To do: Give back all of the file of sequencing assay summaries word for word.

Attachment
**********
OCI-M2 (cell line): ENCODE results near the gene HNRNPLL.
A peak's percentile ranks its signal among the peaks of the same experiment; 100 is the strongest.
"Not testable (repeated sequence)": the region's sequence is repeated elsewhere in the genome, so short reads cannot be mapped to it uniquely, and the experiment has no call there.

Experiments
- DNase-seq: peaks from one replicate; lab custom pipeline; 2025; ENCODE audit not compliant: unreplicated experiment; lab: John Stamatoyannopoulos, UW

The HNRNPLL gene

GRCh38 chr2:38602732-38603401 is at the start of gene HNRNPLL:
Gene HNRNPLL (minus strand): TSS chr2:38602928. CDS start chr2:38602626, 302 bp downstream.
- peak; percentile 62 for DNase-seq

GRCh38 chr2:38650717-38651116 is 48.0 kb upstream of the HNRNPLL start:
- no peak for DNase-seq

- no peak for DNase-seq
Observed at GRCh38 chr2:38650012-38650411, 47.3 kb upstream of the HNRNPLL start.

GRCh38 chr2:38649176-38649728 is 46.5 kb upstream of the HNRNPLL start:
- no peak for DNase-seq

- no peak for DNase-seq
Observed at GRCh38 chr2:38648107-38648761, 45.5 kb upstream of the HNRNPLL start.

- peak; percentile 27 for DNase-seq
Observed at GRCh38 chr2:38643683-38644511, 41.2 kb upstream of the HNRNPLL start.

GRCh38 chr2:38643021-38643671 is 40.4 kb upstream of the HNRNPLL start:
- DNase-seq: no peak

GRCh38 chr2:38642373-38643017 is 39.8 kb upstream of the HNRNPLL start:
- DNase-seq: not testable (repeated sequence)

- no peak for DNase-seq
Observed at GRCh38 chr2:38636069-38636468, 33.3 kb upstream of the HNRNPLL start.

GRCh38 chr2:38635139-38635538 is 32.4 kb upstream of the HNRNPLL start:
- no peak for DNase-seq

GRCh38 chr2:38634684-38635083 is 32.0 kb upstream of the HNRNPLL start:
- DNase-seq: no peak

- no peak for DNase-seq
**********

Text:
OCI-M2 (cell line): ENCODE results near the gene HNRNPLL.
A peak's percentile ranks its signal among the peaks of the same experiment; 100 is the strongest.
"Not testable (repeated sequence)": the region's sequence is repeated elsewhere in the genome, so short reads cannot be mapped to it uniquely, and the experiment has no call there.

Experiments
- DNase-seq: peaks from one replicate; lab custom pipeline; 2025; ENCODE audit not compliant: unreplicated experiment; lab: John Stamatoyannopoulos, UW

The HNRNPLL gene

GRCh38 chr2:38602732-38603401 is at the start of gene HNRNPLL:
Gene HNRNPLL (minus strand): TSS chr2:38602928. CDS start chr2:38602626, 302 bp downstream.
- peak; percentile 62 for DNase-seq

GRCh38 chr2:38650717-38651116 is 48.0 kb upstream of the HNRNPLL start:
- no peak for DNase-seq

- no peak for DNase-seq
Observed at GRCh38 chr2:38650012-38650411, 47.3 kb upstream of the HNRNPLL start.

GRCh38 chr2:38649176-38649728 is 46.5 kb upstream of the HNRNPLL start:
- no peak for DNase-seq

- no peak for DNase-seq
Observed at GRCh38 chr2:38648107-38648761, 45.5 kb upstream of the HNRNPLL start.

- peak; percentile 27 for DNase-seq
Observed at GRCh38 chr2:38643683-38644511, 41.2 kb upstream of the HNRNPLL start.

GRCh38 chr2:38643021-38643671 is 40.4 kb upstream of the HNRNPLL start:
- DNase-seq: no peak

GRCh38 chr2:38642373-38643017 is 39.8 kb upstream of the HNRNPLL start:
- DNase-seq: not testable (repeated sequence)

- no peak for DNase-seq
Observed at GRCh38 chr2:38636069-38636468, 33.3 kb upstream of the HNRNPLL start.

GRCh38 chr2:38635139-38635538 is 32.4 kb upstream of the HNRNPLL start:
- no peak for DNase-seq

GRCh38 chr2:38634684-38635083 is 32.0 kb upstream of the HNRNPLL start:
- DNase-seq: no peak

- no peak for DNase-seq